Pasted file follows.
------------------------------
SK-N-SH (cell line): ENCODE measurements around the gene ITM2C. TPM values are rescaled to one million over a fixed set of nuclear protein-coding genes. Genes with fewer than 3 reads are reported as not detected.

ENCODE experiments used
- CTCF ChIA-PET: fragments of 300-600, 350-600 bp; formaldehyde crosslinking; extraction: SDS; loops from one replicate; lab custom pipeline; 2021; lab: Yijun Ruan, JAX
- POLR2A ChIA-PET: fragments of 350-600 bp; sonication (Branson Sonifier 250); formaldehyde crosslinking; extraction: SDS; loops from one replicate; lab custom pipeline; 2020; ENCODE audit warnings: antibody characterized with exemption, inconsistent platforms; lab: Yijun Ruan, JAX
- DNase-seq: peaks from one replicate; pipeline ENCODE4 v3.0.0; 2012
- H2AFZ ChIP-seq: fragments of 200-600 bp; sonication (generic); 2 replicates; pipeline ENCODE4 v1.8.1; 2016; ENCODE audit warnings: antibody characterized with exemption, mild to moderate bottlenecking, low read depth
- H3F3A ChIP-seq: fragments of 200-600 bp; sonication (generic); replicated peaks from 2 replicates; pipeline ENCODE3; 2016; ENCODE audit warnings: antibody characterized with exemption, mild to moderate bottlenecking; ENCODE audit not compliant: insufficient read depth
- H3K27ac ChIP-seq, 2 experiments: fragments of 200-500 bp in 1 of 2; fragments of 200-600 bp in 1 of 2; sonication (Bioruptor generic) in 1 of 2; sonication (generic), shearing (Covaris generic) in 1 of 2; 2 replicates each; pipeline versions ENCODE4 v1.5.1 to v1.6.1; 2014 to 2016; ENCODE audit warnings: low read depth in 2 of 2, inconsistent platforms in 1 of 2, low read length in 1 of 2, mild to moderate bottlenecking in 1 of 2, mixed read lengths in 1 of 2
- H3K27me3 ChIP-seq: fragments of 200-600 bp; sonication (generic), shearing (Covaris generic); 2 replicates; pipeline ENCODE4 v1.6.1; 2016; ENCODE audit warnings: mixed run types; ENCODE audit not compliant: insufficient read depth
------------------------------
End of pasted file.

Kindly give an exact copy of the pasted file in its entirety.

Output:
SK-N-SH (cell line): ENCODE measurements around the gene ITM2C. TPM values are rescaled to one million over a fixed set of nuclear protein-coding genes. Genes with fewer than 3 reads are reported as not detected.

ENCODE experiments used
- CTCF ChIA-PET: fragments of 300-600, 350-600 bp; formaldehyde crosslinking; extraction: SDS; loops from one replicate; lab custom pipeline; 2021; lab: Yijun Ruan, JAX
- POLR2A ChIA-PET: fragments of 350-600 bp; sonication (Branson Sonifier 250); formaldehyde crosslinking; extraction: SDS; loops from one replicate; lab custom pipeline; 2020; ENCODE audit warnings: antibody characterized with exemption, inconsistent platforms; lab: Yijun Ruan, JAX
- DNase-seq: peaks from one replicate; pipeline ENCODE4 v3.0.0; 2012
- H2AFZ ChIP-seq: fragments of 200-600 bp; sonication (generic); 2 replicates; pipeline ENCODE4 v1.8.1; 2016; ENCODE audit warnings: antibody characterized with exemption, mild to moderate bottlenecking, low read depth
- H3F3A ChIP-seq: fragments of 200-600 bp; sonication (generic); replicated peaks from 2 replicates; pipeline ENCODE3; 2016; ENCODE audit warnings: antibody characterized with exemption, mild to moderate bottlenecking; ENCODE audit not compliant: insufficient read depth
- H3K27ac ChIP-seq, 2 experiments: fragments of 200-500 bp in 1 of 2; fragments of 200-600 bp in 1 of 2; sonication (Bioruptor generic) in 1 of 2; sonication (generic), shearing (Covaris generic) in 1 of 2; 2 replicates each; pipeline versions ENCODE4 v1.5.1 to v1.6.1; 2014 to 2016; ENCODE audit warnings: low read depth in 2 of 2, inconsistent platforms in 1 of 2, low read length in 1 of 2, mild to moderate bottlenecking in 1 of 2, mixed read lengths in 1 of 2
- H3K27me3 ChIP-seq: fragments of 200-600 bp; sonication (generic), shearing (Covaris generic); 2 replicates; pipeline ENCODE4 v1.6.1; 2016; ENCODE audit warnings: mixed run types; ENCODE audit not compliant: insufficient read depth